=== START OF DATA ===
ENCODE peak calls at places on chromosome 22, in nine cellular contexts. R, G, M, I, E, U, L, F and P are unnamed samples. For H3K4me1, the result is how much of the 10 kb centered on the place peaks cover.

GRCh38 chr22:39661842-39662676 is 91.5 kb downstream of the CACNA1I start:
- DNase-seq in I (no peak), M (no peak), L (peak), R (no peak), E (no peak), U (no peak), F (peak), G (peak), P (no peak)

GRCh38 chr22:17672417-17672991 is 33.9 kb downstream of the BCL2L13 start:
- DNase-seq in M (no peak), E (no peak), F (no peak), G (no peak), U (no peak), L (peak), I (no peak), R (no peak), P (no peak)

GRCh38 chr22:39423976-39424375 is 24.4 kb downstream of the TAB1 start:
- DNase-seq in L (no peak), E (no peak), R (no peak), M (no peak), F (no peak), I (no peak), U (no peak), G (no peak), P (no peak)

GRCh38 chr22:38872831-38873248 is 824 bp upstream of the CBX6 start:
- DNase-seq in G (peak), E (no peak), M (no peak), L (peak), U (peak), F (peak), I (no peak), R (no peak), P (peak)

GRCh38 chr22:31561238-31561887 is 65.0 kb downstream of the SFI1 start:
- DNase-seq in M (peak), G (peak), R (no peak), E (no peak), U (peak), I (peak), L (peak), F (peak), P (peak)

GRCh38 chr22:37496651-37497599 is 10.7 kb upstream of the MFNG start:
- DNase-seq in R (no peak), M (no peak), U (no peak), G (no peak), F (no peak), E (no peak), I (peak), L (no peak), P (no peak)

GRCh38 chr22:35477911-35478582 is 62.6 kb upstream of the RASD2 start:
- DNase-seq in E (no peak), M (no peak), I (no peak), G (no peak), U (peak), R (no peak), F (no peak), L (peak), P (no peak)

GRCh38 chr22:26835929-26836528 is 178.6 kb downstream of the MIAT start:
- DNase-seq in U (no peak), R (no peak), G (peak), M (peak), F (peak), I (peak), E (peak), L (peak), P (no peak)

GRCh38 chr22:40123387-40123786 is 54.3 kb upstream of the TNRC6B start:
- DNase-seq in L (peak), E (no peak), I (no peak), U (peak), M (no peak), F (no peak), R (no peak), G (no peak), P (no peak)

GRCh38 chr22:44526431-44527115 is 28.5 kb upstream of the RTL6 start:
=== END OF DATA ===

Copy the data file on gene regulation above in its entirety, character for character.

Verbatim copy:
ENCODE peak calls at places on chromosome 22, in nine cellular contexts. R, G, M, I, E, U, L, F and P are unnamed samples. For H3K4me1, the result is how much of the 10 kb centered on the place peaks cover.

GRCh38 chr22:39661842-39662676 is 91.5 kb downstream of the CACNA1I start:
- DNase-seq in I (no peak), M (no peak), L (peak), R (no peak), E (no peak), U (no peak), F (peak), G (peak), P (no peak)

GRCh38 chr22:17672417-17672991 is 33.9 kb downstream of the BCL2L13 start:
- DNase-seq in M (no peak), E (no peak), F (no peak), G (no peak), U (no peak), L (peak), I (no peak), R (no peak), P (no peak)

GRCh38 chr22:39423976-39424375 is 24.4 kb downstream of the TAB1 start:
- DNase-seq in L (no peak), E (no peak), R (no peak), M (no peak), F (no peak), I (no peak), U (no peak), G (no peak), P (no peak)

GRCh38 chr22:38872831-38873248 is 824 bp upstream of the CBX6 start:
- DNase-seq in G (peak), E (no peak), M (no peak), L (peak), U (peak), F (peak), I (no peak), R (no peak), P (peak)

GRCh38 chr22:31561238-31561887 is 65.0 kb downstream of the SFI1 start:
- DNase-seq in M (peak), G (peak), R (no peak), E (no peak), U (peak), I (peak), L (peak), F (peak), P (peak)

GRCh38 chr22:37496651-37497599 is 10.7 kb upstream of the MFNG start:
- DNase-seq in R (no peak), M (no peak), U (no peak), G (no peak), F (no peak), E (no peak), I (peak), L (no peak), P (no peak)

GRCh38 chr22:35477911-35478582 is 62.6 kb upstream of the RASD2 start:
- DNase-seq in E (no peak), M (no peak), I (no peak), G (no peak), U (peak), R (no peak), F (no peak), L (peak), P (no peak)

GRCh38 chr22:26835929-26836528 is 178.6 kb downstream of the MIAT start:
- DNase-seq in U (no peak), R (no peak), G (peak), M (peak), F (peak), I (peak), E (peak), L (peak), P (no peak)

GRCh38 chr22:40123387-40123786 is 54.3 kb upstream of the TNRC6B start:
- DNase-seq in L (peak), E (no peak), I (no peak), U (peak), M (no peak), F (no peak), R (no peak), G (no peak), P (no peak)

GRCh38 chr22:44526431-44527115 is 28.5 kb upstream of the RTL6 start: